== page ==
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Delta Bridge project gets new leadership at the helm
The Delta Bridge project may have lost a key organizer when Jack Hill left town, but a new face is already in place.
Lois McMurchy, who formerly worked with Coahoma Community College, has been named vice president of community development for the local Delta Bridge project and has already hit the ground running. McMurchy provided a report as part of the Industrial Foundation board meeting held Tuesday at the Chamber of Commerce.
Funded chiefly by the Walton Foundation and Southern Bancorp, the Delta Bridge project works with community leaders to create grassroots initiatives for socio-economic growth and revitalization.
“This has already begun in Phillips County, Ark., and there have been some really remarkable programs,” McMurchy said. “We look forward to what can be done here.”
Various planning discussions and focus groups will be held through September, McMurchy said, and the funding phase will kick in after strategic planning is completed. Typically a 15-20 year initiative, Delta Bridges seeks to impact positive change for health, housing, education, economic development, etc.
Willis Frazer of Covenant Bank is also involved in the Delta Bridge project.
“This is a wonderful opportunity for Coahoma County,” Frazer said. “We need participation by a lot of people to make this work. We can’t just sit back and wait to be handed money.”
In the county report, Coahoma County Board President Tim Burrel said the county is prepared to embark on a $7 million utility project that will improve water and sewer lines at four major intersections. Another water project will see chlorinator improvements for the lines going to the Bobo rural water association.
“A change order has been signed and we should get started on that soon,” Burrell said.
Burrell also reported that state budget cuts had begun to “trickle down” to Coahoma County. Burrell noted that no tax increases have been added to the county in the past 15 years and that he hopes that can continue to be the case.
At the county sheriff’s department, five new patrol cars have been added to the fleet and the recent privatization of inmate meals has saved the county “a ton of money,” Burrell said. Additionally, 10 new tazers and 20 bulletproof vests have been added to the department.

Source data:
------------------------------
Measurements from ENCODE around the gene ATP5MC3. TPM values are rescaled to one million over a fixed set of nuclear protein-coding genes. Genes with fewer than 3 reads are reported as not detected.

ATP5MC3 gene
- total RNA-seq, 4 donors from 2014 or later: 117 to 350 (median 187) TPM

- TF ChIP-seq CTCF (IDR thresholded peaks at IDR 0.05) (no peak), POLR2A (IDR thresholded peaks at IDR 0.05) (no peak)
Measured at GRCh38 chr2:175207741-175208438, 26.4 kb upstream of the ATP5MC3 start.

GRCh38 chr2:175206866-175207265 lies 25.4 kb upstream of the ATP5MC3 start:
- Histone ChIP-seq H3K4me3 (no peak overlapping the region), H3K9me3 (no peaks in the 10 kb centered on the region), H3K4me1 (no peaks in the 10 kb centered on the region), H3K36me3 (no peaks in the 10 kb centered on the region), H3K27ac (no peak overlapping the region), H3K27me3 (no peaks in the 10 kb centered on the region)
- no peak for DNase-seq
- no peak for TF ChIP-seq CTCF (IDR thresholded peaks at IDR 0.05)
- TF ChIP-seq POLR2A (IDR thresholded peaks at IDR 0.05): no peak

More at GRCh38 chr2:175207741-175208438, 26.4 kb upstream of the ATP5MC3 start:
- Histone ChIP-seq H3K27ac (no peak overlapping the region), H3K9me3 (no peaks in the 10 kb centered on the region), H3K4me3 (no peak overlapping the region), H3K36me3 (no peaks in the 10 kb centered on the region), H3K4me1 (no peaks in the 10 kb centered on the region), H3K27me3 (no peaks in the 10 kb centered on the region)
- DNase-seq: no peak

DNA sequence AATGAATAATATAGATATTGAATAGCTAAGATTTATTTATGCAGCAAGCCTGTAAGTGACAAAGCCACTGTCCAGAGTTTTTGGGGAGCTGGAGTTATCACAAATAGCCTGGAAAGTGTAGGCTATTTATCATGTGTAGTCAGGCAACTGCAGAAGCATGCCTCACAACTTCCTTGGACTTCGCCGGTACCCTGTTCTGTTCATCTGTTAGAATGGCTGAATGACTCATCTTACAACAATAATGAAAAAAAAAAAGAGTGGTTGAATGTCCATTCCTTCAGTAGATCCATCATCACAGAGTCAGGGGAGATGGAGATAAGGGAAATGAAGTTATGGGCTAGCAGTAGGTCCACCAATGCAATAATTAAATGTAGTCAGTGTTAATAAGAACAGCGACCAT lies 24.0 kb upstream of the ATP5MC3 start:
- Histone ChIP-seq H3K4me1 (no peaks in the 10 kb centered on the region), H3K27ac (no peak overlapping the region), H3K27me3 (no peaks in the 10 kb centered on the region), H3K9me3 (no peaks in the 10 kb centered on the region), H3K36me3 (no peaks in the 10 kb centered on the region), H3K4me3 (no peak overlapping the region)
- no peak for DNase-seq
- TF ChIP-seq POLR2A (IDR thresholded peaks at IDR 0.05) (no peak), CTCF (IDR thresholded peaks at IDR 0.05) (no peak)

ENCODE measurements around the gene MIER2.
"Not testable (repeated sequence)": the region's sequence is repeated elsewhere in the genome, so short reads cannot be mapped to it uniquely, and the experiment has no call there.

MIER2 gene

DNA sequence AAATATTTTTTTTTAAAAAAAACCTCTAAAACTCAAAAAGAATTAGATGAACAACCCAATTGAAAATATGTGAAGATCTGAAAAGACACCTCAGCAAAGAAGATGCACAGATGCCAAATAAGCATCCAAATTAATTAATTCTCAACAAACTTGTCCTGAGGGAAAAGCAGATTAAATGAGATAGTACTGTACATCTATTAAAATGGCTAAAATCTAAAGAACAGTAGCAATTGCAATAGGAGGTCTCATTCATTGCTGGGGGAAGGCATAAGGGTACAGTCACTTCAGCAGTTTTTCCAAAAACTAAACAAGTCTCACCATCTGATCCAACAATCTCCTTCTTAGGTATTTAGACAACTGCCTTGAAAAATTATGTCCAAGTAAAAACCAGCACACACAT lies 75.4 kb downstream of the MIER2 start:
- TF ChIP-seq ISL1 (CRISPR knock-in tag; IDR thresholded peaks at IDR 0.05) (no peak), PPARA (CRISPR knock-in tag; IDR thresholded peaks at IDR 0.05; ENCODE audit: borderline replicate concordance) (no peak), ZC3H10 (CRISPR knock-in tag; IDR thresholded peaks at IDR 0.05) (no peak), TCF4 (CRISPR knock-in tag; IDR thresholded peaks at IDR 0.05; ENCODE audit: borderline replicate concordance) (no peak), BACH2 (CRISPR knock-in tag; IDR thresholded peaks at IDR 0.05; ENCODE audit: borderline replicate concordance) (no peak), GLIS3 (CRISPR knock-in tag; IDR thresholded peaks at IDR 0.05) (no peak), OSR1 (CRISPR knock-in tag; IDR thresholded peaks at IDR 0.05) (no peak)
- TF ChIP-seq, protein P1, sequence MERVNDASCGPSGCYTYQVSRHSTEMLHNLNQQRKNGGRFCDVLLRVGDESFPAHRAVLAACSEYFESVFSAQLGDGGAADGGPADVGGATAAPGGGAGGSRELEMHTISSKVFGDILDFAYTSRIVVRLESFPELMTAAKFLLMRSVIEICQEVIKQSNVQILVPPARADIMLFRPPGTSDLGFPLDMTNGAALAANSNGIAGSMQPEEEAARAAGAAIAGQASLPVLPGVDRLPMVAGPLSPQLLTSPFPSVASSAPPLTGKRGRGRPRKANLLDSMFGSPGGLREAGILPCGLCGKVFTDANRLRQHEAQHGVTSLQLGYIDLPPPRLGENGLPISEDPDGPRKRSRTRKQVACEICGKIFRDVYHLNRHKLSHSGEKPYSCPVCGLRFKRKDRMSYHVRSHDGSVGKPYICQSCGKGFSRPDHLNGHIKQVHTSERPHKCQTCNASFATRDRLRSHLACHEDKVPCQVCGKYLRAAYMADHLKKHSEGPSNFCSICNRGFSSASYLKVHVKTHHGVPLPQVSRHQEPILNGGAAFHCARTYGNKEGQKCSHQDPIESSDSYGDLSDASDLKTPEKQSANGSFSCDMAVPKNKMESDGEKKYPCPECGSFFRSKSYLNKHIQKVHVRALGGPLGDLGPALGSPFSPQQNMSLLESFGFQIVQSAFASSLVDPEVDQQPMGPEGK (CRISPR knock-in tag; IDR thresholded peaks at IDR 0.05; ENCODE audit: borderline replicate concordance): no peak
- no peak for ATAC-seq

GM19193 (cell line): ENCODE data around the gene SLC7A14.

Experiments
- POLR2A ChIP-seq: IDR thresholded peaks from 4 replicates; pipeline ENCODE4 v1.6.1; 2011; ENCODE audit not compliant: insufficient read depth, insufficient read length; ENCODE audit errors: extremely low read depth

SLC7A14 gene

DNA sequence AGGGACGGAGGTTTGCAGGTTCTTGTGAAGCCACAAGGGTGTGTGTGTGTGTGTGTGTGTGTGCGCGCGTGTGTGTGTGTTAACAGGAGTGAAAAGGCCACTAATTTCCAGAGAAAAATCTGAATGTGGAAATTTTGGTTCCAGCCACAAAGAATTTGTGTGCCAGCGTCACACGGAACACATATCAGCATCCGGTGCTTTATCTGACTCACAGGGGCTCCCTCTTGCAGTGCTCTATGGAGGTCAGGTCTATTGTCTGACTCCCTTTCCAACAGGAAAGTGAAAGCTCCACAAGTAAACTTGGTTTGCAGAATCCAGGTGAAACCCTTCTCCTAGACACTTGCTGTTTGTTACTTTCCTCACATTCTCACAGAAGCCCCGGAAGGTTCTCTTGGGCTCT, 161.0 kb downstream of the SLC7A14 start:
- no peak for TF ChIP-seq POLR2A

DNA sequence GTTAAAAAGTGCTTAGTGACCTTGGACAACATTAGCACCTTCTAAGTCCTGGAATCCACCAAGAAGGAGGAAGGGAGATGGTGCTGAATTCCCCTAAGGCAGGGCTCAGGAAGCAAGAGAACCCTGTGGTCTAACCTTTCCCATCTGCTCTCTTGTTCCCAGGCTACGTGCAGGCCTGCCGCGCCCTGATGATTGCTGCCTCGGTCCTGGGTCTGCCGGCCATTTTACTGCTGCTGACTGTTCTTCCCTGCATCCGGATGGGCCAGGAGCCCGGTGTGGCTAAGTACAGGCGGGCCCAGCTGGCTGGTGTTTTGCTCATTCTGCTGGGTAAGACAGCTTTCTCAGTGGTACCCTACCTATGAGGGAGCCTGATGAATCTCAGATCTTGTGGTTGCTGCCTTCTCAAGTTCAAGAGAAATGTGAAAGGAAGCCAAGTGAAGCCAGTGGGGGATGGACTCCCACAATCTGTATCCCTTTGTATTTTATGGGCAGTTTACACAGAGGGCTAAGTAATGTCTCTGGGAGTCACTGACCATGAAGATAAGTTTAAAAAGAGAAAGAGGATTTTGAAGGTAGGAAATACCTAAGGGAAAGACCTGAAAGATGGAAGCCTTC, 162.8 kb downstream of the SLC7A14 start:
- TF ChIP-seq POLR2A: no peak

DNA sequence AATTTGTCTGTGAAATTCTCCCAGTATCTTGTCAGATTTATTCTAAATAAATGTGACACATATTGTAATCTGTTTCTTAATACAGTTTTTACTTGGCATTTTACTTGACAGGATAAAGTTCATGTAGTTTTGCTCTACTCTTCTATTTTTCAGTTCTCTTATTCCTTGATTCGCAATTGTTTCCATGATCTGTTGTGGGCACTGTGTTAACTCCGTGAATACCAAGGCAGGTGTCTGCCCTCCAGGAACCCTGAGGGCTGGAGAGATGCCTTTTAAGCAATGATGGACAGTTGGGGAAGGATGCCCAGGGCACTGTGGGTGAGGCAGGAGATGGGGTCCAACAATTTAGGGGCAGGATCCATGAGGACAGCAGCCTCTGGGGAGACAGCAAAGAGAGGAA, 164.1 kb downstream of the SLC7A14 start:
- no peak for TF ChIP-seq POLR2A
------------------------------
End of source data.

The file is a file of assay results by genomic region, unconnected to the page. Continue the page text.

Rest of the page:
In fire news, Burrell said the county has accepted bids for a new fire truck and is voted to take bids for a new fire training house. The Bobo Fire Department will be receiving eight new air packs for firemen.
Burrell also noted that a grant has been received for railroad crossing improvements at Jonestown and added that the county will receive funds on July 8 to rebuild three county bridges. A $1.25 million project that would connect Jonestown to Friars Point, a route that will eventually become Highway 316, is also in the works.
Jimmy Walker Sr. provided other transportation updates and said he was “not satisfied right now” with the degree of assistance or attention Coahoma County roadways have received from state and federal officials.
“Highway 161 needs to be overlaid and remarked,” Walker said. “From Coldwater to Senatobia they’re building the road into an interstate. I just feel like we’re not getting treated right.”
Burrell added that discussions have been held to make Highway 6 a “state scenic route” and said once that designation is in place, highway officials would be reluctant to make it a four-lane highway.
In the Chamber of Commerce report, Executive Director Ron Hudson said the Delta Jubilee figures reveal another successful festival. Hudson said funds from the gate were down but the carnival draw was higher than in 2009.
Hudson reported a Walk of Fame dedication for Ike Turner would be held later this year and added that the Youth Leadership Clarksdale project was in need of sponsorship.